In short, IMHO the stock 1200 charging system is margional at best, even when working properly. If I ever get ready to sell my 1200 the new owner will appreciate the reliability that I have built into the charging system and pay me for it. If he doesn't like that, then he can go down the road and buy a "stock" 1200 complete with anemic charging system.

Ride safe

#8 12-24-2006, 10:32 AM,
From my point of view Honda's intentions with the GL1200 alternator were sound and top notch in theory, but in practice we've all seen what happens.

Originally it was designed to be out of the breeze where it could catch dirt in the air and there are no brushes to wear out in the stock unit which is a big plus and it ran at peak efficiency constantly. Nice system BUT.

They forgot to consider the insulation on the stator being attacked by heavy duty chemicals in the oil and moisture.

I suppose that if a guy always changed his oil on time and he always got the engine up to full temperature to burn off harmful vapors and that all connections never oxidized and that all regulators never malfunctioned that the stock Honda alternator would be a great unit.

For now I'm sticking with my conversion alternator because it works great and if it does break, I can have it off, torn down and rebuilt and back on in less than half an hour. I like that feature very much.
Ed (Vic) Belanger - 1954-2015
Founder of

#9 12-24-2006, 11:21 AM,
Ok, I seem to be in a class of my own on this one. Unlike most of you I have been out in the middle of no where (so to speak) when the charging system failed on me. At the time I was about 1000 miles away from home in Oklahoma. Where I broke down there was no parts dealers for motorcycles. I didn't have ANY tool (not even a leatherman not to mention the stock tool kit) and no way to diagnose the problem, not to mention fixing it. I got lucky and was able to get into a town that had a Honda dealer, but they would not work on my wing. What ended up was the wing was trailered home :cry:.

If my wing had a poorboy alternator I could have gotten a new alternator and put it on in Oklahoma.

Being broken down on the side of the road sucks. When you are that far away from help a large desperation sets in, and then when you can't get any help locally that you desperately require you get pretty depressed about it. The goldwing is a fantastic machine, but the design of the charging system was a huge failing on the part of Honda, culminating with the 1200's.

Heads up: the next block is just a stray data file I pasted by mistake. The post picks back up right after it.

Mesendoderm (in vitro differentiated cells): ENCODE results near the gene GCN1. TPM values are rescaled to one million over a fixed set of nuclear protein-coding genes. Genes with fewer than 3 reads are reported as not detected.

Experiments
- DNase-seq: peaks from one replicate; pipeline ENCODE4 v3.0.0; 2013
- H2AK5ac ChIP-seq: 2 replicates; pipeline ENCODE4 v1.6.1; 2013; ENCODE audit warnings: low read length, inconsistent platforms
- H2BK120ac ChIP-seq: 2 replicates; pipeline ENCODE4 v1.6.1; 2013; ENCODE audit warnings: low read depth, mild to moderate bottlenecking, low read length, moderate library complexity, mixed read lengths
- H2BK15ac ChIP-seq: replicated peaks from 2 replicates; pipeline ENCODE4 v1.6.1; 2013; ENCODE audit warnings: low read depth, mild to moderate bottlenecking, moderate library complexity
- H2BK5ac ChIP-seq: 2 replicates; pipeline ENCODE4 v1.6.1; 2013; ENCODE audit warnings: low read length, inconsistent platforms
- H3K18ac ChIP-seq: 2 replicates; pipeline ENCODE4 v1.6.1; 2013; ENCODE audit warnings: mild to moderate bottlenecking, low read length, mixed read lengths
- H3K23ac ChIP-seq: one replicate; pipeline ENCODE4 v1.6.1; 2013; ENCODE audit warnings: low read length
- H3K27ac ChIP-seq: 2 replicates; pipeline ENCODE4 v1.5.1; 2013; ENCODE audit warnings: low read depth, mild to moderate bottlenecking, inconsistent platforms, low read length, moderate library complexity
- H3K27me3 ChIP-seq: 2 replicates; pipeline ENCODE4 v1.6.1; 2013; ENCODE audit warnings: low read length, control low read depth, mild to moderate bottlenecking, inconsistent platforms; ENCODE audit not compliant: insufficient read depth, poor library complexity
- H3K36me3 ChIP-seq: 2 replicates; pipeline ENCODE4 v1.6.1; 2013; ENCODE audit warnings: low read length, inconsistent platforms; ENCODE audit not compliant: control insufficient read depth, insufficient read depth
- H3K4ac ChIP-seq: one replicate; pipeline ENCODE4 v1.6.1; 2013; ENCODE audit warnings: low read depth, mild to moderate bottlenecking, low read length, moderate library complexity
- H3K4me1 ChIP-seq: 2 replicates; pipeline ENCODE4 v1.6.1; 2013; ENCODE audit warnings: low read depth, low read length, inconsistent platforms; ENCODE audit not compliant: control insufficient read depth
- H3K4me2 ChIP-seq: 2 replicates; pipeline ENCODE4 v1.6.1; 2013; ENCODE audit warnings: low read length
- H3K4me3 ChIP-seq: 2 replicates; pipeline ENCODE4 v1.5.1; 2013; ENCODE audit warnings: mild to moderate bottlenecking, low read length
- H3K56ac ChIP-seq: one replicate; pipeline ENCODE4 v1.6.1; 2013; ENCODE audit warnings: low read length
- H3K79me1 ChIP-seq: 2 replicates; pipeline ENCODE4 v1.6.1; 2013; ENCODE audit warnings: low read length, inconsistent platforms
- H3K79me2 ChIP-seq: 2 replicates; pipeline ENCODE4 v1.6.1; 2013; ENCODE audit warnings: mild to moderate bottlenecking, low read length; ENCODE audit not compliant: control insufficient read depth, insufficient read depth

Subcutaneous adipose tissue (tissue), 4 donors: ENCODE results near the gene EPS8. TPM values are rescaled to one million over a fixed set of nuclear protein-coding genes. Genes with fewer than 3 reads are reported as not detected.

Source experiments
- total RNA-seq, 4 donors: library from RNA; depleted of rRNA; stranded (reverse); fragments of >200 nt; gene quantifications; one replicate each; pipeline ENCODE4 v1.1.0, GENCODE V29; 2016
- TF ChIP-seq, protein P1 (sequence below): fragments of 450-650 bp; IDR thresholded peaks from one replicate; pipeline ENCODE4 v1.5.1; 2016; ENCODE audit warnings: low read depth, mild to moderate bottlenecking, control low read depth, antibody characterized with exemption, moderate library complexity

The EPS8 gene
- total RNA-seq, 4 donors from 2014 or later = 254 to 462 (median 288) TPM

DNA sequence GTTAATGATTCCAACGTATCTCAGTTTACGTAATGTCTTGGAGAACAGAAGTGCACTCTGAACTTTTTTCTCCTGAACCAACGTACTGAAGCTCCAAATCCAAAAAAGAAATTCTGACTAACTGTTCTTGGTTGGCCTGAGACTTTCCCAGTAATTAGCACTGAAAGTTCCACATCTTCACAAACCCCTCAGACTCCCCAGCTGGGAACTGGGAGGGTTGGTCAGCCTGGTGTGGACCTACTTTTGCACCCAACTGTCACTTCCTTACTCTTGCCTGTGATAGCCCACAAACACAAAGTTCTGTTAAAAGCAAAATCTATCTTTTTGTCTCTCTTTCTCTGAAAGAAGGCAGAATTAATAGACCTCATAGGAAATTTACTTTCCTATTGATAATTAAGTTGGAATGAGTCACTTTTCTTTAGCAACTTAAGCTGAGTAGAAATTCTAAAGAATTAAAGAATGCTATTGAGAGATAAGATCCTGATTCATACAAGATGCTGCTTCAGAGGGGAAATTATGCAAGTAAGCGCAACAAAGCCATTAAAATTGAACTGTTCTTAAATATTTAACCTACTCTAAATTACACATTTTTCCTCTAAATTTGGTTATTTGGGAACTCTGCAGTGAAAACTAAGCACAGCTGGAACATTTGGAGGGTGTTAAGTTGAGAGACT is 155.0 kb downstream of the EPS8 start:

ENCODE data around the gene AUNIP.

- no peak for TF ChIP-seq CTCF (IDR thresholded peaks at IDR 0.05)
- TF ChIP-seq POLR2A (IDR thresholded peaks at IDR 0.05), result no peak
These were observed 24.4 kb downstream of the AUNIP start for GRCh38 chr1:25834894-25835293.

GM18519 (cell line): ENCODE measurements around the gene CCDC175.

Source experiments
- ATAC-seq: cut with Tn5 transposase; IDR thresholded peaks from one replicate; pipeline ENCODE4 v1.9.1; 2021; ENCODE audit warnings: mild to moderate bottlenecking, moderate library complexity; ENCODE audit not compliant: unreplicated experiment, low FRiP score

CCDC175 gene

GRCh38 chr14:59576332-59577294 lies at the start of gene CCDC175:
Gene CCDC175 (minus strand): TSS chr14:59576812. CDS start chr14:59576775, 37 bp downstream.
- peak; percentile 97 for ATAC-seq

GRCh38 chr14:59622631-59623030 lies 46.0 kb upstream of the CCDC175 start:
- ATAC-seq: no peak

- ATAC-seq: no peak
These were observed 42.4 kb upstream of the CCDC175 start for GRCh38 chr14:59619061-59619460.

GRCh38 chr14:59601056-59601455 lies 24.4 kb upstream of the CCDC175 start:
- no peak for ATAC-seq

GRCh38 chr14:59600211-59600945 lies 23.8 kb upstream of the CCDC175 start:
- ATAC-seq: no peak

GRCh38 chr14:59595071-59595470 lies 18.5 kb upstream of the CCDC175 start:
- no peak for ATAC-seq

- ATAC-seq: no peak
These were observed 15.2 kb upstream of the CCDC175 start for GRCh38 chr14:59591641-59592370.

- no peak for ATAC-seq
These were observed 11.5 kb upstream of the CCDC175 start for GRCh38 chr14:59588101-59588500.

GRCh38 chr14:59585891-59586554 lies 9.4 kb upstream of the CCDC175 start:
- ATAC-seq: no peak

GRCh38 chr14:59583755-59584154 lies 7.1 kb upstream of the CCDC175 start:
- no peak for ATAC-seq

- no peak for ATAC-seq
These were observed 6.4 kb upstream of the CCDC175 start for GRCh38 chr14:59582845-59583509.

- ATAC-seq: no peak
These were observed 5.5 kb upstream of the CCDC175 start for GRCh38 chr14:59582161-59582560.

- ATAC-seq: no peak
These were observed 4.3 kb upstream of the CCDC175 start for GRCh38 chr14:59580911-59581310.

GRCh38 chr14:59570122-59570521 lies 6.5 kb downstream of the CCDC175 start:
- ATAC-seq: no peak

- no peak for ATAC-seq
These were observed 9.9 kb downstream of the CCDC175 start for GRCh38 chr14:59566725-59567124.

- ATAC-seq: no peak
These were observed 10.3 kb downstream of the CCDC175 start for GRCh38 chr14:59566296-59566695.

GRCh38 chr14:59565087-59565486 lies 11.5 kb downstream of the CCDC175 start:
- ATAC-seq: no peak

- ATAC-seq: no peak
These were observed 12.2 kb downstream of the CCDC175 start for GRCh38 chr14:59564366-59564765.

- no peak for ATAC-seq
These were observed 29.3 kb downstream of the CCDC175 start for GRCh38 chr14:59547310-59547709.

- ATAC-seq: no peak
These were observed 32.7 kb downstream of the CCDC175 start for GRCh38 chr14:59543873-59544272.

Now here is the part I'm having a hard time with. I've not seen any good writeup's on putting the poorboy in the LTD/SEi, and my stator is good (for the moment). This makes the idea of cutting into my bike hard to take.

In the end the if the stock charging goes out you are left only with desperation/hopelessness as there is no side of the road fixing it. Not quite as bad as the engine killing itself, but about the same. If the poorboy dies then you still have some threads of hope to grasp at. Don't knock having an option that leaves you some hope, because on my trip I was left with none.
#10 12-24-2006, 12:02 PM,
So, assuming I wanted to install a poorboy this summer, even though my current stock charging system seems to be functioning fine, how does one make it so you can use the stock one in the case of a back-up? This sounds like a really good idea to me.
#11 12-31-2006, 08:24 AM,
You would simply disconnect the 3 yellow wires coming from the stator while using the conversion alternator then reconnect them when you want to use the stock charging system again.
Ed (Vic) Belanger - 1954-2015
Founder of

#12 12-31-2006, 08:51 AM,
admin Wrote:You would simply disconnect the 3 yellow wires coming from the stator while using the conversion alternator then reconnect them when you want to use the stock charging system again.

Okay, with that in mind, would one want to work out a flip switch or something when he removes the white connector in front of the battery. In otherwords, instead of removing the white connector, replace it with some type of electrical unit that one could switch between the stator and the poorboy?

Or, perhaps replace the white connector with a flat 4 prong trailer plug, and then he can simply unplug one and plug in the other when needed?
#13 12-31-2006, 09:40 AM,

You are on the wrong track. The one wire coming out of the Poorboy Alternator is DC.

The three wire connector in your battery box is AC voltage headed to the Rectifier/Regulator.

Ride Safe....

#14 12-31-2006, 09:46 PM,
I have to agree with Bill that it would be a complicated affair to literally switch back and forth although it could be done but you would need a big ugly custom built switch to do it.
Ed (Vic) Belanger - 1954-2015
Founder of

#15 12-31-2006, 10:37 PM,